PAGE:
The 2013 Worldbuilders adjacent AMA http://www.reddit.com/r/Fantasy/comments/nk3oo/heya_everybody_im_pat_rothfuss_im_a_fantasy/c39pyhx
Q: How the heck do you pronounce it? A: In the audiobook it's pronounced "Cuh-thay" Pat: Ding Ding Ding! We have a winner!
Patrick Rothfuss: Talks at Google (3-28-2014) - sounds like cuh-thay https://www.youtube.com/watch?v=hLmI-gsRWLw#t=1595
Rothfuss Reread: Speculative Summary 21: The Thing in the Lackless Box
Pat read the prologue to the provisonally titled The Tale of Laniel Young Again at one of the Paul & Storm shows over the weekend. https://www.youtube.com/watch?v=5foB63K4j68#t=5983 The video is linked at 1:39 and the reading runs until about 1:49.
Rothfuss Reread: Speculative Summary 21: The Thing in the Lackless Box
A [email protected] Awesome. Thank you. Might be the kernel of truth in it? We do know that we'll see Kvothe and Bast meet and (paraphrase, will look for link) their early adventures.
Rothfuss Reread: Speculative Summary 21: The Thing in the Lackless Box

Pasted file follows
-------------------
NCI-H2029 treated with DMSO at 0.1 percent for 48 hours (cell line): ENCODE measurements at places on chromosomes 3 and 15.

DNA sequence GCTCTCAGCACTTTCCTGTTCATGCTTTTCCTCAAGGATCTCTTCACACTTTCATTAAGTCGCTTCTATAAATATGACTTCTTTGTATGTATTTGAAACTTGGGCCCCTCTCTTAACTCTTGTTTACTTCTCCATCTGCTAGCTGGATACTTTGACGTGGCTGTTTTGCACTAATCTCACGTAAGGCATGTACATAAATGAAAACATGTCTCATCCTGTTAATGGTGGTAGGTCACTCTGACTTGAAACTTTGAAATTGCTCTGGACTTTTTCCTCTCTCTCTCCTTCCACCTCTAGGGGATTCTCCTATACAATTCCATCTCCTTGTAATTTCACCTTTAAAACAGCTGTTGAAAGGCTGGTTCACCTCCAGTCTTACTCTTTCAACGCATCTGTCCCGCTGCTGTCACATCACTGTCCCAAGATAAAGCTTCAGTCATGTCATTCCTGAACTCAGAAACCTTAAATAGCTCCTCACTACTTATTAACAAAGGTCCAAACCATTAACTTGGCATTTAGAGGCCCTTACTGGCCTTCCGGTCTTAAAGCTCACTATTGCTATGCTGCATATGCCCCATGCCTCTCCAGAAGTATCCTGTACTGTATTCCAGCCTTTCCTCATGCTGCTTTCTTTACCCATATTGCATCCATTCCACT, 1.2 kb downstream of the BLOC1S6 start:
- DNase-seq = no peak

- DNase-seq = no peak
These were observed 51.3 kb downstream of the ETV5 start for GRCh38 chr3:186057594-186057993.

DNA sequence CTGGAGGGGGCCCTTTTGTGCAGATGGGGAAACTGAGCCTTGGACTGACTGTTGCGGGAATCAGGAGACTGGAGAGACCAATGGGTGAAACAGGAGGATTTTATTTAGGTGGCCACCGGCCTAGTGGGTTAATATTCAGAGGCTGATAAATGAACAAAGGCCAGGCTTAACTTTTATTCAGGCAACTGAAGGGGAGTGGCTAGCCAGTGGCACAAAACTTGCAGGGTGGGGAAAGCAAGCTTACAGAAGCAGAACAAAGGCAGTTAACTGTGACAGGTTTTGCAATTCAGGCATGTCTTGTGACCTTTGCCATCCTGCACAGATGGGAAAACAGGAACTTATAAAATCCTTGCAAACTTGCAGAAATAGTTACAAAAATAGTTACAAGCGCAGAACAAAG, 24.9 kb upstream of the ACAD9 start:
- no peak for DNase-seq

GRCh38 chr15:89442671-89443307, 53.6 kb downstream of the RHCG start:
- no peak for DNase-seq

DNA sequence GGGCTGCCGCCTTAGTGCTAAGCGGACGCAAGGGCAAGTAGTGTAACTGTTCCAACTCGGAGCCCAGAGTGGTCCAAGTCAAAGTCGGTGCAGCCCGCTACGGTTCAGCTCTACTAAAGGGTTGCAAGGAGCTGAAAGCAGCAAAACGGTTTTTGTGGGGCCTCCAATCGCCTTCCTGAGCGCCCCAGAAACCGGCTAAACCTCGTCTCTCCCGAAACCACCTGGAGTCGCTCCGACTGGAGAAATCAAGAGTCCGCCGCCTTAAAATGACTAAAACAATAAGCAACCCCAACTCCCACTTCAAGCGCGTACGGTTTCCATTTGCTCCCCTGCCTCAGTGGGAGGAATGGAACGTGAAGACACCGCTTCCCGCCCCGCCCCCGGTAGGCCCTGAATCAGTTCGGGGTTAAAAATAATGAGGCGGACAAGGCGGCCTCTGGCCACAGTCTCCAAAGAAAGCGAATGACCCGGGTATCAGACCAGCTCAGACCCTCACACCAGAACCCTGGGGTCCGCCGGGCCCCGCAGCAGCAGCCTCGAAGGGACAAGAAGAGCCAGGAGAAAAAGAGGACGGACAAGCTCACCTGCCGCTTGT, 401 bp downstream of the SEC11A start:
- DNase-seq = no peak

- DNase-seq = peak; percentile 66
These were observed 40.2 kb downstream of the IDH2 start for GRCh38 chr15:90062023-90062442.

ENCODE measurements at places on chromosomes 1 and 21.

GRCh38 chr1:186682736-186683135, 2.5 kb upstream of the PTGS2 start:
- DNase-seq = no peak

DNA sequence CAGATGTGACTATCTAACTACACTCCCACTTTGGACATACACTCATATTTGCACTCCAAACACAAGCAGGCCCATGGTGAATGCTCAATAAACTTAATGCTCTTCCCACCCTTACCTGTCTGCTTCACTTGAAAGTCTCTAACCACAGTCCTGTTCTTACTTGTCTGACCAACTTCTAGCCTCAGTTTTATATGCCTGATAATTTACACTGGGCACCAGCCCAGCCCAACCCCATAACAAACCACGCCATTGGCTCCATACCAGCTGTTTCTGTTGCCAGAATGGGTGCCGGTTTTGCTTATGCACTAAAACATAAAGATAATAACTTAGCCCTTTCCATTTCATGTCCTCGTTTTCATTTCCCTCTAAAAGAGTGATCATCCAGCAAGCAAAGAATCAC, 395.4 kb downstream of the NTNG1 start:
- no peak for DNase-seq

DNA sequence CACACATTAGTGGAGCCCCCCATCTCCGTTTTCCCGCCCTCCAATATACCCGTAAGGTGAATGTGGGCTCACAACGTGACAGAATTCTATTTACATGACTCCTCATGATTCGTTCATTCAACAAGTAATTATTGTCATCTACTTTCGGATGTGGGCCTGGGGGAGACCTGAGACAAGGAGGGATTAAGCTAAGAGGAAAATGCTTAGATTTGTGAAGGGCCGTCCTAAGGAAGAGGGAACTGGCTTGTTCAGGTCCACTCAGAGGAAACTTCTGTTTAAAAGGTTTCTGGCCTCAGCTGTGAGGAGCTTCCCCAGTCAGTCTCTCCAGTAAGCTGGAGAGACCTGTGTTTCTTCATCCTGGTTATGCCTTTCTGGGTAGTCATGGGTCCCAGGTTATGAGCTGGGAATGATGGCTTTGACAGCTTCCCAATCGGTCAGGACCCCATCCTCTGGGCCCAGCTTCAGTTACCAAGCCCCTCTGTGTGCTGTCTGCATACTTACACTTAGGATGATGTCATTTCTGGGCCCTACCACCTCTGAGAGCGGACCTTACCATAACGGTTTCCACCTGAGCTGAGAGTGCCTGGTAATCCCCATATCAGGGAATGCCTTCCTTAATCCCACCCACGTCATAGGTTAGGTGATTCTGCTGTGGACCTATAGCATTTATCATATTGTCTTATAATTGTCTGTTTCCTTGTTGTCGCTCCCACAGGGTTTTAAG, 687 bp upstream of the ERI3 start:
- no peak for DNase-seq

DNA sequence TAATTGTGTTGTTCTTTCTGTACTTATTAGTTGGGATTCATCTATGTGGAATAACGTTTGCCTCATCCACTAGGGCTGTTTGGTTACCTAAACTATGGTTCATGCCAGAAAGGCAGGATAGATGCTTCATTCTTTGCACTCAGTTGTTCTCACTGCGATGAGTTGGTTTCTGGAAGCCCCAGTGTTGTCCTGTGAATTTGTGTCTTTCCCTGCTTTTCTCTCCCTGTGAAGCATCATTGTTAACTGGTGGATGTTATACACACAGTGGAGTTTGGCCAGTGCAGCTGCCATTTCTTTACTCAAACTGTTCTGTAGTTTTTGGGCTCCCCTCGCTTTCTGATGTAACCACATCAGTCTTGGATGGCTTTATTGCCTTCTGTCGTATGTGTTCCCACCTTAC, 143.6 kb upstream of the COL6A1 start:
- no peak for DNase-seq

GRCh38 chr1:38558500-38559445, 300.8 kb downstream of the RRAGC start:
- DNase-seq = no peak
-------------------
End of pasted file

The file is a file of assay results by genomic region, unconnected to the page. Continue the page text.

[email protected] Oddly enough we addressed one of the translations of that in the previous thread. A reader posting under the name germanfae had posted this:
Unfortunately the german translation is not that good. For example the song about Natalia Lackless: in german you can't figure out that the true identity of Arlides wife is hidden in the song, especially not we you read it loud :). The translation has its good sites and bad sites…
Here on the Reread, a talented German reader posting as Blue Elodin was active at the time, so I asked for hir opinion:
I would agree partially. Some clues are lost in the translation (as is the allusion to Kvothe's Ademic name in "Don't bring thunder"). In the case of Netalia Lackless, however, the tranlsator seems to have made a conscious effort to preserve the clue. The last lines are: "Ich nie im Leben // In meinem Streben // zu lieben locker lass". Where "locker lass" of course alludes to "Lockless". It's definitely not as good a clue as in English, and harder to catch as it alludes only to her family name, but once you know it, it's definitely there.
After reading that, germanfae agreed:
yes! thank you for your effort! i had to read the english song to understand the deeper message of it. I actually ask myself when reading the book if its right to say "locker lass" in this kontext ( stick to ones guns/ not giving up ) I think thats the clue for the ATTENTIV, german reader … :)
Some of these folks are working incredibly hard to retain the fidelity and polysemy of the original. What we think would be "utterly untranslatable " is being preserved in translation as best it can.
Rothfuss Reread: Speculative Summary 21: The Thing in the Lackless Box